The court in deciding the case said that, in New York, a direct constitutional attack on a statute or regulation may only be brought by an action for declaratory judgment. Although petitioners’ constitutional claims that the Cell Phone Rules violate the Federal and State Constitutions might arguably be determined under CPLR article 78 provisions allowing a challenge of a decision of a body on the ground that it was in violation of law, as both Constitutions are respectively the supreme law of the United States and State of New York effectively rules out this approach. It is also well settled that in New York, a person seeking to review a determination of a body must proceed by article 78. Courts, however, may convert an action for a declaratory judgment to an article 78 proceeding or vice versa where it appears that the wrong route has been selected.

Courts have, in several cases, recognized that it is not improper to join both an article 78 proceeding with an action for declaratory judgment to resolve an entire dispute where the issues require different procedures for their resolution. Accordingly, this court is not barred by precedent in allowing such joinder. The cases, however, do not make it clear whether such joinder is required or is optional as a matter of court discretion.

To the extent joinder is discretionary, this court, in the interests of judicial efficiency, and because all parties are represented and the court need not delay in reaching its determination, finds it is appropriate to join such claims. Accordingly, this court need not determine whether such joinder is merely permissible or is required. Respondent’s objection to such joinder is hereby overruled.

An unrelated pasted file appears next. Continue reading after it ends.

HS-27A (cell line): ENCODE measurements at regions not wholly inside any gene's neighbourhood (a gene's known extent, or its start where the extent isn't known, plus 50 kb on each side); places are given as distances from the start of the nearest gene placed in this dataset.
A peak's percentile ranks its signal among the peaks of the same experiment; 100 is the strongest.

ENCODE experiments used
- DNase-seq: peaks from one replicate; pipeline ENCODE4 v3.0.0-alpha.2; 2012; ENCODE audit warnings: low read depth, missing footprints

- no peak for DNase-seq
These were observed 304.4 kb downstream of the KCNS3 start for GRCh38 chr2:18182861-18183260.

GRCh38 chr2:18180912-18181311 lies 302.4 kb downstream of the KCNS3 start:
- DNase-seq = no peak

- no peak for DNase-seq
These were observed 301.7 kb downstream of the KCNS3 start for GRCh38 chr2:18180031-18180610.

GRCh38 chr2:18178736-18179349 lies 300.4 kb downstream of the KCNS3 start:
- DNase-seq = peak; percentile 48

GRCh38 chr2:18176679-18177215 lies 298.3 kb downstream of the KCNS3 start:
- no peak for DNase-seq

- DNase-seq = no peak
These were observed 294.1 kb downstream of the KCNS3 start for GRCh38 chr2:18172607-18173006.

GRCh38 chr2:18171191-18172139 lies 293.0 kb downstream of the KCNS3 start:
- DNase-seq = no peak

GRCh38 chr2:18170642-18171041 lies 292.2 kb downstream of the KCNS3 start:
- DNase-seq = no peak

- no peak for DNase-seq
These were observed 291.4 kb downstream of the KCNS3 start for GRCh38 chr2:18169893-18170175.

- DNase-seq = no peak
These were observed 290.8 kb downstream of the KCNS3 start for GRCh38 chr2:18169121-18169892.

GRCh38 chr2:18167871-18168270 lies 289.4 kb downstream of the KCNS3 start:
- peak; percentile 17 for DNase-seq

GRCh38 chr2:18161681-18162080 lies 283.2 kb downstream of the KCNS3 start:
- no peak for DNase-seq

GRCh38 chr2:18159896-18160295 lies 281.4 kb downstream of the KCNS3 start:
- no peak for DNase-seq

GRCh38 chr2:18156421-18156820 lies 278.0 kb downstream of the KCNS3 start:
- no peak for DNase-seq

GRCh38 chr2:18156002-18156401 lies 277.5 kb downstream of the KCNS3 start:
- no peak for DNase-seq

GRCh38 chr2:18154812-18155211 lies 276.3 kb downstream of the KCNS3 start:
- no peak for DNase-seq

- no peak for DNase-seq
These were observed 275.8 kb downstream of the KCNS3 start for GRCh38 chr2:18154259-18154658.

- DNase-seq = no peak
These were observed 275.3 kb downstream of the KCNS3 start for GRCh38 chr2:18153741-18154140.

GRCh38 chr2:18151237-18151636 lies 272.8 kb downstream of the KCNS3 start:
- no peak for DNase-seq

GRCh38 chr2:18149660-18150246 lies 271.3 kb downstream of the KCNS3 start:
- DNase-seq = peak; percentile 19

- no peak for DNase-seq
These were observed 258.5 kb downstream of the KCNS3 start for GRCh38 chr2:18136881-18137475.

Respondents asserts that this court lacks subject matter jurisdiction over this controversy by reason of petitioners’ failure to comply with the condition precedent to commencing any action or proceeding against DOE, which DOE claims is mandated by Education Law § 3813 (1), which provides in relevant part that: “No action or special proceeding, for any cause whatever, except as hereinafter provided, relating to district property or property of schools provided for in article eighty-five of this chapter or chapter ten hundred sixty of the laws of nineteen hundred seventy-four or claim against the district or any such school, or involving the rights or interests of any district or any such school shall be prosecuted or maintained against any school district, or board of education unless it shall appear by and as an allegation in the complaint or necessary moving papers that a written verified claim upon which such action or special proceeding is founded was presented to the governing body of said district or school within three months after the accrual of such claim, and that the officer or body having the power to adjust or pay said claim has neglected or refused to make an adjustment or payment thereof for thirty days after such presentment.”